Dear Virginia, Five years ago my husband and I were at the point of no return. He was drinking, had debts and behaved really badly to me.
With lots of love and support from me he gave up drinking and is now a changed man - and we were extremely happy and close until I discovered that, during those dreadful years, he had slept with three women.
He has cried and apologised, but I can’t forgive him and yet I know that, if I could, ours would be a great marriage. What can I do? Yours sincerely, Barbara
THERE is nothing you can do about your husband's past. So you can only try to change your own attitude. Stop thinking of “infidelities” but, rather, mad aberrations committed by a man in the thrall of some mania.
I'm not condoning your husband's drinking but, once under the influence, his mind was completely altered. It wasn't him, this changed man you love, who slept with these women. It was another man, someone hidden in the dark recesses of his soul, a man who could only be released by the powerful pull of alcohol.
I'm wondering if your anger about the lost years isn't rankling more than you think. Perhaps, festering in the back of your mind was resentment at your husband's drinking, resentment that has now been released with these women as targets, rather than your husband's drinking.
A few sessions with Relate may help. Just the fact that he'd agree to come with you might assuage the fury you feel, so you know he's prepared to do more than just say sorry, but actually help you over your pain and feeling of betrayal.
Remember that having sex with women while drunk means nothing compared to loving a partner for years and years.
The readers say
He sounds like me
Every depression is different, but the story you outlined could have been mine. The biggest problem I had then was rock-bottom self-worth, so I would do anything to prove that I was somebody: being the life and soul of the party in the pub, including being generous with the rounds, or being master in my own house, even if that meant shouting at my children - the only time my eldest daughter has spoken to me in the past 10 years was at my mother's funeral.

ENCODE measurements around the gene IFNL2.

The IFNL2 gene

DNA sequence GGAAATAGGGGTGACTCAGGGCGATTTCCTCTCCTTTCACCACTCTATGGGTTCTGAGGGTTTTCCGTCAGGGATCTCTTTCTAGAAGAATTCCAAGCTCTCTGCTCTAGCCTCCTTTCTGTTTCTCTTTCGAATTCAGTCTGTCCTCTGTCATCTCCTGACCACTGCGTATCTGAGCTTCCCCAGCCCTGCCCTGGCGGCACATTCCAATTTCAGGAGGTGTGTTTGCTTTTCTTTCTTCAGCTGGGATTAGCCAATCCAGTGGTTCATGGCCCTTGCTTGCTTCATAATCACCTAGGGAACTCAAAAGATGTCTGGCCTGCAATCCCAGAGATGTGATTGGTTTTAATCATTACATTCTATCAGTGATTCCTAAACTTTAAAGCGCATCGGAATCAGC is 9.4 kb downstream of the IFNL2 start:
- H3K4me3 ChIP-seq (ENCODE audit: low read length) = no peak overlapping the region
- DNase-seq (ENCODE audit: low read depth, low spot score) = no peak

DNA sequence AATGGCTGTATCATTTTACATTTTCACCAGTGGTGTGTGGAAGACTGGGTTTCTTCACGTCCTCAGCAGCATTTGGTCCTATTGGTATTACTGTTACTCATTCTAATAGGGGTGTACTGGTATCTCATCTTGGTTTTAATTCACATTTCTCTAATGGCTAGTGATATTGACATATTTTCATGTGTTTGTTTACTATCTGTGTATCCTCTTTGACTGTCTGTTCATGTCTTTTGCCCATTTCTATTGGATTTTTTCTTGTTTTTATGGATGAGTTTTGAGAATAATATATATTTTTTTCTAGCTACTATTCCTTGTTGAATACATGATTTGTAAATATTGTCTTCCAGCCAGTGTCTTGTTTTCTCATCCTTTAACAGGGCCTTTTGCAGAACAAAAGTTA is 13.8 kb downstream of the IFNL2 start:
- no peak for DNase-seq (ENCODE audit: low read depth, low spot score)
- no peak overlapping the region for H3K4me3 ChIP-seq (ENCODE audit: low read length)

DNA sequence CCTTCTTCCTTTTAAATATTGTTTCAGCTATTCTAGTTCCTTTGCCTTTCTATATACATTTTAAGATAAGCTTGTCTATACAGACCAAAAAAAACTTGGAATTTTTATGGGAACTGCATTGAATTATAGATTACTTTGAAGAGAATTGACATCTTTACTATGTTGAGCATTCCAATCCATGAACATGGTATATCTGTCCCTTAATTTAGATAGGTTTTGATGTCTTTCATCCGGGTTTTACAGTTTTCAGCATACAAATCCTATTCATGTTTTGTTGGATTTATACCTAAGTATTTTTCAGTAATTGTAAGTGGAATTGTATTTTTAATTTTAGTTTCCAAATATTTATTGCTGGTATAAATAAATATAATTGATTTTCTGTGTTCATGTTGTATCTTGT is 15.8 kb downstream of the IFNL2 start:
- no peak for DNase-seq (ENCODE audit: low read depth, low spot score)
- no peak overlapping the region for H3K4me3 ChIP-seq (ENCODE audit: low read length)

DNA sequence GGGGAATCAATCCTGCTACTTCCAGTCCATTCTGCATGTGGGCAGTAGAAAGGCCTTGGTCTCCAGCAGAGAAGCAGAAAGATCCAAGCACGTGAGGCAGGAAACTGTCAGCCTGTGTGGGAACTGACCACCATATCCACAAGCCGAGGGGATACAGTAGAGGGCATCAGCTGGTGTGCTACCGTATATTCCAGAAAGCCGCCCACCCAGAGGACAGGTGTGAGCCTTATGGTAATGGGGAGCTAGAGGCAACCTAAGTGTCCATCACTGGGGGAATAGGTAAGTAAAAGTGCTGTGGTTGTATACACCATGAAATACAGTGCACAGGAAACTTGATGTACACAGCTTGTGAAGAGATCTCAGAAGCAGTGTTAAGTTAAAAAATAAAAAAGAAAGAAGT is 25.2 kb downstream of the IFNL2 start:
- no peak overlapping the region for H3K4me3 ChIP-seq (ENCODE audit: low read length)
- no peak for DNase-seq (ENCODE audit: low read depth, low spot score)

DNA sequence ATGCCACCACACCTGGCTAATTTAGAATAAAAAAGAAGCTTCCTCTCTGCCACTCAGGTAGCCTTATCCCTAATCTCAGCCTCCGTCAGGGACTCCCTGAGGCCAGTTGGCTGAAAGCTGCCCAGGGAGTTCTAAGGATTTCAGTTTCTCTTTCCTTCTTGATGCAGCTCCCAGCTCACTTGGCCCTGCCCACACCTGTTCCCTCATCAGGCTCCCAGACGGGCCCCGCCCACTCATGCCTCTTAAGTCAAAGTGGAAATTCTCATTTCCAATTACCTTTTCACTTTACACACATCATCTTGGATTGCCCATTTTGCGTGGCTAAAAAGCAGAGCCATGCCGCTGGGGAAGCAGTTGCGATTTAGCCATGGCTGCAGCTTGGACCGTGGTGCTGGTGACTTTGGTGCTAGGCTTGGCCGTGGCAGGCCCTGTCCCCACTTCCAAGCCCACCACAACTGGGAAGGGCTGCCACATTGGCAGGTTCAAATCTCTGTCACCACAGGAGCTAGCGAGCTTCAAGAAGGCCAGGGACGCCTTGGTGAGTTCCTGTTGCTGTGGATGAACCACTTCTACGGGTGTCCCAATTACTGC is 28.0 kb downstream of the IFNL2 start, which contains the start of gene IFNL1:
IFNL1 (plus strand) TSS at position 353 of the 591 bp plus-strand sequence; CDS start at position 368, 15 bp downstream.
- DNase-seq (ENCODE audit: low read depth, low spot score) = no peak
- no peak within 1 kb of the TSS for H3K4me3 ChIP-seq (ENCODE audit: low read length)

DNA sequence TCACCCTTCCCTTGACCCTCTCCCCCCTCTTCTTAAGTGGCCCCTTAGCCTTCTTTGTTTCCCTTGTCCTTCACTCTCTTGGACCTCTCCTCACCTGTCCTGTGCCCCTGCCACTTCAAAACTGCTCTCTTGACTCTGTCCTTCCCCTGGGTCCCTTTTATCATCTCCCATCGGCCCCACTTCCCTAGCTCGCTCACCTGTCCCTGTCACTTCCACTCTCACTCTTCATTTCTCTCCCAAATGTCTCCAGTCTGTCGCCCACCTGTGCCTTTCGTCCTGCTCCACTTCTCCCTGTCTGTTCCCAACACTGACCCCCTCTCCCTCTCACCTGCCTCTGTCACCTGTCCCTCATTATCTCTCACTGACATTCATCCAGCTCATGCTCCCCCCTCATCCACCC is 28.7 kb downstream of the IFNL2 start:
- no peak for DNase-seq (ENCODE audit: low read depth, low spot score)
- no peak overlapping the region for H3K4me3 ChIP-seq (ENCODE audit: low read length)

I suspect that your husband's bedding of three women was his way of trying to show the world — that is, himself — that he still had it, and could do as he liked.
That brings me to the crux of the matter. Your husband now is not the same person as he was during the bad times, nor is he the same person as before that.
Our marriage did not survive, but I am now married to a wonderful woman who did not know me in my first incarnation; she loved me as I was when bad, and now loves me as I am - (almost) recovered. If you love your husband, think of him in the bad period as a different person sharing your life while your husband was away. He is now back, so love him and cherish the rest of your lives together; if his depression had got really serious, you might not have him at all - I only just stopped myself leaping on to the motorway.
JOHN, BY EMAIL
Put this behind you
During that really dark period in your marriage, did you not suspect that his intolerable behaviour might have included womanising?
He must have realised that he was in danger of losing the person he loved the most: you. Your love brought him back to you. Your bad patch was a big gaping, bottomless pit, and yet your marriage survived.
Don't let this latest revelation destroy what you worked so hard for. The women must have been unimportant to him. Throw them into the pit with the rest of the bad memories and fill it in.
Give yourself credit
I REALLY hand it to you, Barbara. You have come through all this and rebuilt your relationship and, from what you say,
you have done so without bitterness. Give yourself credit for this — and allow yourself some weakness. Infidelity is deeply wounding to you personally and you wouldn't be human if you didn't feel pain.
But recognise, too, that the affairs belong to a life that he has left behind. It will take time for you to grieve, rage and then hopefully move on. But if everything else hasn't destroyed you, you will survive this, too.
ETHNA, BY EMAIL